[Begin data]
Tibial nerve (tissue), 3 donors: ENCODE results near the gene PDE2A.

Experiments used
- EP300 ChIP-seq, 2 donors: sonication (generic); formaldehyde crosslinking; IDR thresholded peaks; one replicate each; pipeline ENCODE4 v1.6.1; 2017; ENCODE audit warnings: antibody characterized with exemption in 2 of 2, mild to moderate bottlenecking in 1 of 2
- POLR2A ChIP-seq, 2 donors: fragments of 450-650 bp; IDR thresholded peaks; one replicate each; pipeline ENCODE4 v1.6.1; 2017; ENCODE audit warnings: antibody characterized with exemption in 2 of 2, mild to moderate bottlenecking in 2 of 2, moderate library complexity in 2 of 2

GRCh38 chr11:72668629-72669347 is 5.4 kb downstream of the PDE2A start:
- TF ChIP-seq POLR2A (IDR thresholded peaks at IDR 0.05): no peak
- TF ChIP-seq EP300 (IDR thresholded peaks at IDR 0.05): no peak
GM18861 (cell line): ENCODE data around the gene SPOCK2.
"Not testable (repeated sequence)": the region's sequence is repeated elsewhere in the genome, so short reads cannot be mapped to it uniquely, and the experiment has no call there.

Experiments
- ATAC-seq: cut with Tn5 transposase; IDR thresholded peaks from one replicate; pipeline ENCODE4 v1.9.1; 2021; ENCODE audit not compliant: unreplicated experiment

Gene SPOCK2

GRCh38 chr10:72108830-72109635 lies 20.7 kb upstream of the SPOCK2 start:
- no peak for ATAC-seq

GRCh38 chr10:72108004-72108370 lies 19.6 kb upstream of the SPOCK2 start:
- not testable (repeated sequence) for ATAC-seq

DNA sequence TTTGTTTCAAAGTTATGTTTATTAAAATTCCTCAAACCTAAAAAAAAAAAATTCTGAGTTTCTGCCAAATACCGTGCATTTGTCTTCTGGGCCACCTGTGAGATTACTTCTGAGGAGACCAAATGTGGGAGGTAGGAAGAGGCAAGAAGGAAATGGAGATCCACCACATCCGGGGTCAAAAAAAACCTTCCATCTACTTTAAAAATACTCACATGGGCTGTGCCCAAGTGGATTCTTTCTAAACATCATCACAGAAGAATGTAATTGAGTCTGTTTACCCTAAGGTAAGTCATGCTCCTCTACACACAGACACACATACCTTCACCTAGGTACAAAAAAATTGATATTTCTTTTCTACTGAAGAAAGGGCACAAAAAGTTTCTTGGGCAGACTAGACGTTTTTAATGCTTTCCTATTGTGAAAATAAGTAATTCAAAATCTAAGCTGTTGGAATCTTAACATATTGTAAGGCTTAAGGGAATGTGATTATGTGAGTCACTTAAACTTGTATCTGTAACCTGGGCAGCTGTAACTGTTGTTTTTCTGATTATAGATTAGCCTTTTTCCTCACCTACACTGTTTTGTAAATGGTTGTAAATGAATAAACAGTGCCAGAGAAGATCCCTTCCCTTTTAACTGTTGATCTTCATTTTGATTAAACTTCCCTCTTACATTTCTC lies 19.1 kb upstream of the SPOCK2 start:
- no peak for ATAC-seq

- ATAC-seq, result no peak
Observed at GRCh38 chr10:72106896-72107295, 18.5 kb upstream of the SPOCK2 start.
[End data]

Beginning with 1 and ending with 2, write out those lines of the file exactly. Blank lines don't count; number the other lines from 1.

Tibial nerve (tissue), 3 donors: ENCODE results near the gene PDE2A.

Experiments used